Thursday, January 08, 2009

Making sure there’s still a choice

by Sheila Liaugminas

President Bush has secured, for now, the rights of health care workers to exercise their conscience in practicing medicine morally, while all around the country liberal activism pushes to allow only one choice: theirs. The right of conscience must be protected if we are not to be a socialist state.

The rules make it so medical centers and staff aren’t forced to do abortions or refer for them.
They provide better enforcement for existing federal laws by potentially revoking federal funding from violators and making them certify in writing that they will respect conscience rights.

But these rights are unacceptable to the ‘choice’ crowd, who want their choice made law.
Attorney General Richard Blumenthal of Connecticut says he will lead a fight against the federal rule and is expected to file a lawsuit against it.

Though the new regulations have nothing to do with birth control, Blumenthal is echoing the arguments from leading pro-abortion groups who claim its access will be adversely impacted by them.

He said he will resume working with pro-abortion officials in the other states to derail the pro-life protections for medical centers and staff — slated to take effect on January 20.

Of course, that’s inauguration day. So what will happen to conscience clauses after that?
Here’s some cause for concern:

In April 2007, Senators Barack Obama and Hillary Clinton, along with other pro-abortion legislators, re-introduced what is called the Freedom of Choice Act (FOCA). Denise Burke, legal counsel for Americans United for Life, describes FOCA as “a radical attempt to enshrine abortion-on-demand into American law.” The National Right to Life Committee describes FOCA as an attempt to “invalidate all limits on abortion.” Barack Obama has pledged his support for FOCA and promised Planned Parenthood that if he was elected president, he would sign FOCA into law if the legislation reached his desk.

Amazingly, many Americans still don’t know about the Freedom of Choice Act, a misnomer to beat them all. Here’s a re-cap…

If abortion is established as a “right” on par with the freedom of speech and freedom of religion, no American citizen will be able to object to any woman’s plan to have an abortion. FOCA puts the “right” to abortion on a collision course with the First Amendment rights of freedom of religion and freedom of speech. As [Denise] Burke states, FOCA is “a radical attempt to prematurely end debate about abortion.” Thus, not only can we expect abortions to increase in this country—despite the fact that abortion proponents often call abortion a “tragedy” and something they would like to see decreased in incidence—but no healthcare provider will be able to conscientiously object to a woman’s request to have an abortion. Healthcare providers, then, will be forced to go against their religious and ethical beliefs, or they will have to leave their professions.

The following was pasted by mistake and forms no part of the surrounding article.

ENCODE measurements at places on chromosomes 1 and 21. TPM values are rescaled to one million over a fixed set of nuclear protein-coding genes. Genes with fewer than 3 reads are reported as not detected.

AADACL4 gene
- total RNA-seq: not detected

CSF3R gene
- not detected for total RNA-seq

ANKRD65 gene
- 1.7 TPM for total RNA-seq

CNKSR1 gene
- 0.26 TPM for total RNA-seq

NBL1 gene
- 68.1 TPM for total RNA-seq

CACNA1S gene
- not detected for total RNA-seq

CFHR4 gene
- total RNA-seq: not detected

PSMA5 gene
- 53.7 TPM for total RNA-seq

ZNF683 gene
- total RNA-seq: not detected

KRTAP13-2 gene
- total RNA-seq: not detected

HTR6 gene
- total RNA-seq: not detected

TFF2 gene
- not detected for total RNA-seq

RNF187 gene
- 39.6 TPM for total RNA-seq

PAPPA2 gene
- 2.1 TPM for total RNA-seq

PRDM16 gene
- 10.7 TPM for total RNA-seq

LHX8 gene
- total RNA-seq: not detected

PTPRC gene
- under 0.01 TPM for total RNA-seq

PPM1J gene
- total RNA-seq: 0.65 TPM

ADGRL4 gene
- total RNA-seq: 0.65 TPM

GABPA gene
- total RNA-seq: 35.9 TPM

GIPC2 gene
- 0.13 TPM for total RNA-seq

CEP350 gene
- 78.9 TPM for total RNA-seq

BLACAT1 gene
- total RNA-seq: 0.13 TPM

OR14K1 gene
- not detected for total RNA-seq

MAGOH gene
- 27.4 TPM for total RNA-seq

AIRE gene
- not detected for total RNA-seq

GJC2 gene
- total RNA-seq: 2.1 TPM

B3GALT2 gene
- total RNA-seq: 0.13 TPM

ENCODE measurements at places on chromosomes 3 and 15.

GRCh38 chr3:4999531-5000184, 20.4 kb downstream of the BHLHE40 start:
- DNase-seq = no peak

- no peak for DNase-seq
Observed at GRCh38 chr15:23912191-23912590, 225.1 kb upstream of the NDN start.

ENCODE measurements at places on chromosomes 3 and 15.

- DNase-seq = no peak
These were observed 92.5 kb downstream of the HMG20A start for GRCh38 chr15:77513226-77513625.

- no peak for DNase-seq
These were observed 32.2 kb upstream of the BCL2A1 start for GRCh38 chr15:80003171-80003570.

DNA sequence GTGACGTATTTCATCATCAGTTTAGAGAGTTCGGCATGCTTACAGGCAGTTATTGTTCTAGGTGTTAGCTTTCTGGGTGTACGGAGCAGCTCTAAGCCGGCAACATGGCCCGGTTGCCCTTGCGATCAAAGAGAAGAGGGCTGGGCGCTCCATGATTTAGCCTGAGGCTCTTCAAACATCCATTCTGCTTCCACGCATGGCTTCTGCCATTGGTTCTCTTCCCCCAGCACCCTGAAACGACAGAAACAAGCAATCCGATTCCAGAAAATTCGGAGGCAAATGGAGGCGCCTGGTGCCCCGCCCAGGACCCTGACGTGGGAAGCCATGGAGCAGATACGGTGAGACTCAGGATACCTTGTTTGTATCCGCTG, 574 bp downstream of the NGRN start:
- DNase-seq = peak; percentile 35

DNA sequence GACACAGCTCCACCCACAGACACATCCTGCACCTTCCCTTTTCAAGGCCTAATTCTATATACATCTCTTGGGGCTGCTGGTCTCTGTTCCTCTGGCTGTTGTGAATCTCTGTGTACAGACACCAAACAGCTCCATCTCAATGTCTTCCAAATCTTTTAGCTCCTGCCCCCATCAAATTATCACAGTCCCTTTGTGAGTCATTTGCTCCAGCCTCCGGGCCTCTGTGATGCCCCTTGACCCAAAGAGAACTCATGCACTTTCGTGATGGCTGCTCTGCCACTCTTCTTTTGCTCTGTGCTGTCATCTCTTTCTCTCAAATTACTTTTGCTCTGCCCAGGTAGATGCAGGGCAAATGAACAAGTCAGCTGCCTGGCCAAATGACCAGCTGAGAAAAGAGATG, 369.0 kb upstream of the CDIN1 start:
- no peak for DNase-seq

Further likely consequences…

To name a few, FOCA will nullify the legal protections that have been afforded to Catholic hospitals, force all medical students to train to perform abortions, overturn parental notification and informed consent laws, and force American taxpayers to fund abortion, which many find morally objectionable.

Nurse and bioethics expert Nancy Valko, a friend, passed along this letter she sent to the St. Louis Post-Dispatch:

Dear editor, As an RN of almost 40 years experience, I am shocked that a St. Louis Post-Dispatch editorial (”An unconscionable conscience rule” December 24, 2008) would state that doctors, nurses and pharmacists with ethical objections to participating in certain procedures or treatments just “should choose another profession.” This is not just about abortion. Legalized assisted suicide has just been passed in Washington state in addition to Oregon. Missouri has seen similar efforts. Should we then just choose another state?

And as a recipient of health care for almost 60 years, I am more than nervous about accessing a health care system solely populated by doctors, pharmacists and nurses who are comfortable with ending life.

We have enough problems as it is with medical ethics. We deny conscience rights at our own peril. Sincerely,Nancy Valko, RN

Unlike the citizens of Nazi Germany, who didn’t know the extermination had already started in the hospitals, we have been warned.

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